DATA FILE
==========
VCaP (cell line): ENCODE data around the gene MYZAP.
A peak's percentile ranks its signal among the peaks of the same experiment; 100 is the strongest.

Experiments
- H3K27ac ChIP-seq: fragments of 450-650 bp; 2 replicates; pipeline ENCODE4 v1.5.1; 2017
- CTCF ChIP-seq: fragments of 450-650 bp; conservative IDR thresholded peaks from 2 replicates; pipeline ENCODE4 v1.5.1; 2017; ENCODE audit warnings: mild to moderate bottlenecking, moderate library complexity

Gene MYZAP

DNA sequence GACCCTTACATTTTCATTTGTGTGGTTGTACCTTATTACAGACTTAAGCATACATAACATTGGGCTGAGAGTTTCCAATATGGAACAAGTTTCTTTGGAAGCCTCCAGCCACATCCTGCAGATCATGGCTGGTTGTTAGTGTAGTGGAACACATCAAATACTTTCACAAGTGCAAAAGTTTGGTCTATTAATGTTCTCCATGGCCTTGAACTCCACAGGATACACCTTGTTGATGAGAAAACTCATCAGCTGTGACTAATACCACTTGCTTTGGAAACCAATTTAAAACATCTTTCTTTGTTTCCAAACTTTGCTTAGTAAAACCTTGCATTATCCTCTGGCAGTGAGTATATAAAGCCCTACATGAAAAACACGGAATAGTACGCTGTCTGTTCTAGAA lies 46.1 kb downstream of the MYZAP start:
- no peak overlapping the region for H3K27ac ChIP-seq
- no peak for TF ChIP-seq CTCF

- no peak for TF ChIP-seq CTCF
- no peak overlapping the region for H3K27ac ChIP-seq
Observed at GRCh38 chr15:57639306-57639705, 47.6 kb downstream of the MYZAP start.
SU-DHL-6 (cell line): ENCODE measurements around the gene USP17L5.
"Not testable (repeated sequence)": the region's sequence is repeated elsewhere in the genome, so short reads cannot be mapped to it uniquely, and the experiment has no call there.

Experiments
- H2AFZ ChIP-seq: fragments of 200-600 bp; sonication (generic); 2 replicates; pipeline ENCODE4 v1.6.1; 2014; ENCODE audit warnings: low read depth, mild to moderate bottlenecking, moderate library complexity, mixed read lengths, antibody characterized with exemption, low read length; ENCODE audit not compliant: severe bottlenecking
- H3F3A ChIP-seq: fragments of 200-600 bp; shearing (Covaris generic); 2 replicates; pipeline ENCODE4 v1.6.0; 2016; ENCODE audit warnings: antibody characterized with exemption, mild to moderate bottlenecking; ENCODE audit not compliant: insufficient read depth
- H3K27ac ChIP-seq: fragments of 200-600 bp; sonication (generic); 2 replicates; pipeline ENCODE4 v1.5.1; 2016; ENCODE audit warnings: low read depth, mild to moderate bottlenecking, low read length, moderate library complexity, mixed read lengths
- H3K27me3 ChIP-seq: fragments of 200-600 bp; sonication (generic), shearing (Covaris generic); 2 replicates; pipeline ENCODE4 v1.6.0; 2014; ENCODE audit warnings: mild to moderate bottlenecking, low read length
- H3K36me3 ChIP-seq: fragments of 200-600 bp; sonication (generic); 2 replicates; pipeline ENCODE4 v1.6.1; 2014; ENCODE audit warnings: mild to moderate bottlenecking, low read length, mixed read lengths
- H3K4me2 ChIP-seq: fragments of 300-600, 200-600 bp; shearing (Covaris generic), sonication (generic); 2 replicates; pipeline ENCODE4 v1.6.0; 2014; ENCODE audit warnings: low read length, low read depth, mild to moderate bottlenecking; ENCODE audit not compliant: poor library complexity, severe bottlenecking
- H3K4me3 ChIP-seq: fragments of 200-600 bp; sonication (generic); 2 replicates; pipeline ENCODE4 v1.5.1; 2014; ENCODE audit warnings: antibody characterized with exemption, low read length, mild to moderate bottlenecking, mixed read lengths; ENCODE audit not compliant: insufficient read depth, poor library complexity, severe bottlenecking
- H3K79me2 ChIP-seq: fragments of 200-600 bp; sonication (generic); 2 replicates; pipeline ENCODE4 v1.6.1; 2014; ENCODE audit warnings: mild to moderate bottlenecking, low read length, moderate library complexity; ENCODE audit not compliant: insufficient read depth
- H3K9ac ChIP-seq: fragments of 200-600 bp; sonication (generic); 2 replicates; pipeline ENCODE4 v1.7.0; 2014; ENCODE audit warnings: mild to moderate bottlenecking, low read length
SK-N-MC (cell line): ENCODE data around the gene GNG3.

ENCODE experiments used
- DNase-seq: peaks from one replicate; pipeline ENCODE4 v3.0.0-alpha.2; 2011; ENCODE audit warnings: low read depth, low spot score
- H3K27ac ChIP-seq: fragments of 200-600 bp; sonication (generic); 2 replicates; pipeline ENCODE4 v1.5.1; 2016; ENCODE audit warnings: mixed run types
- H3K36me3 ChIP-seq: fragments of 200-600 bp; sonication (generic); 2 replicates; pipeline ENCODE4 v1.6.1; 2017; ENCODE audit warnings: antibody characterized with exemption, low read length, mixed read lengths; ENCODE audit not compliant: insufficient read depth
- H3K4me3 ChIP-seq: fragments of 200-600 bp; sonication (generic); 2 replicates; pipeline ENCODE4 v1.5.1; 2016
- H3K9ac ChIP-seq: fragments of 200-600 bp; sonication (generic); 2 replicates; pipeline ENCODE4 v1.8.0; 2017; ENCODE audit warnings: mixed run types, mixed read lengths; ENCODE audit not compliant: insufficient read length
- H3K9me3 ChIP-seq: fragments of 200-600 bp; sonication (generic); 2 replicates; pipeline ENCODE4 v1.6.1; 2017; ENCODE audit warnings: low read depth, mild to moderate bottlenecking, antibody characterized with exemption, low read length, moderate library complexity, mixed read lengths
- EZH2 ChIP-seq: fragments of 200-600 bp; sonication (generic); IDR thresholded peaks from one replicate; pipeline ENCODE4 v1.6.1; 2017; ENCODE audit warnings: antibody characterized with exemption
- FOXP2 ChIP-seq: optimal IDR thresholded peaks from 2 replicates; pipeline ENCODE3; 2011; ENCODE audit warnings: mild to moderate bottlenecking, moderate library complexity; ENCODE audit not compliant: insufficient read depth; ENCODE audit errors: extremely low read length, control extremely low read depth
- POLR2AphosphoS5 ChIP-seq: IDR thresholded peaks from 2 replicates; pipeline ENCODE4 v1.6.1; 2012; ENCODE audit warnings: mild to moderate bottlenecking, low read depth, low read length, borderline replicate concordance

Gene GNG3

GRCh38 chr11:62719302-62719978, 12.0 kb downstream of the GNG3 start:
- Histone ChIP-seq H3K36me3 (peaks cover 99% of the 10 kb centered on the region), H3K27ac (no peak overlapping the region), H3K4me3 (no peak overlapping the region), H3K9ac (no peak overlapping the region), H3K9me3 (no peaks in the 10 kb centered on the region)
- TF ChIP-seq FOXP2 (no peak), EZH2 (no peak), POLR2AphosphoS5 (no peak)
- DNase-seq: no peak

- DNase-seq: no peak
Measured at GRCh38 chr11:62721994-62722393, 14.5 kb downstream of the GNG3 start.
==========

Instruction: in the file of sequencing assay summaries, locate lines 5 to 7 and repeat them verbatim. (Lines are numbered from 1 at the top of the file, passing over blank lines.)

- CTCF ChIP-seq: fragments of 450-650 bp; conservative IDR thresholded peaks from 2 replicates; pipeline ENCODE4 v1.5.1; 2017; ENCODE audit warnings: mild to moderate bottlenecking, moderate library complexity

Gene MYZAP

DNA sequence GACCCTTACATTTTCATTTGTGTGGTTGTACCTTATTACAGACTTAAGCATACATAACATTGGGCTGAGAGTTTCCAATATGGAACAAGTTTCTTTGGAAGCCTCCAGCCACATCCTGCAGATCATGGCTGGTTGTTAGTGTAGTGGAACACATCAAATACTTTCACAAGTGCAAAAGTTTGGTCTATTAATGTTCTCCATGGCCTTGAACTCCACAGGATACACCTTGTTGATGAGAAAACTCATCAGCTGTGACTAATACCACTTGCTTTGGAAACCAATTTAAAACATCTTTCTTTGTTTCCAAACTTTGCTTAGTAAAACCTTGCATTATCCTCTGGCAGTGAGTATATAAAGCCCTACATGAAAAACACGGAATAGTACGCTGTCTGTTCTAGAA lies 46.1 kb downstream of the MYZAP start: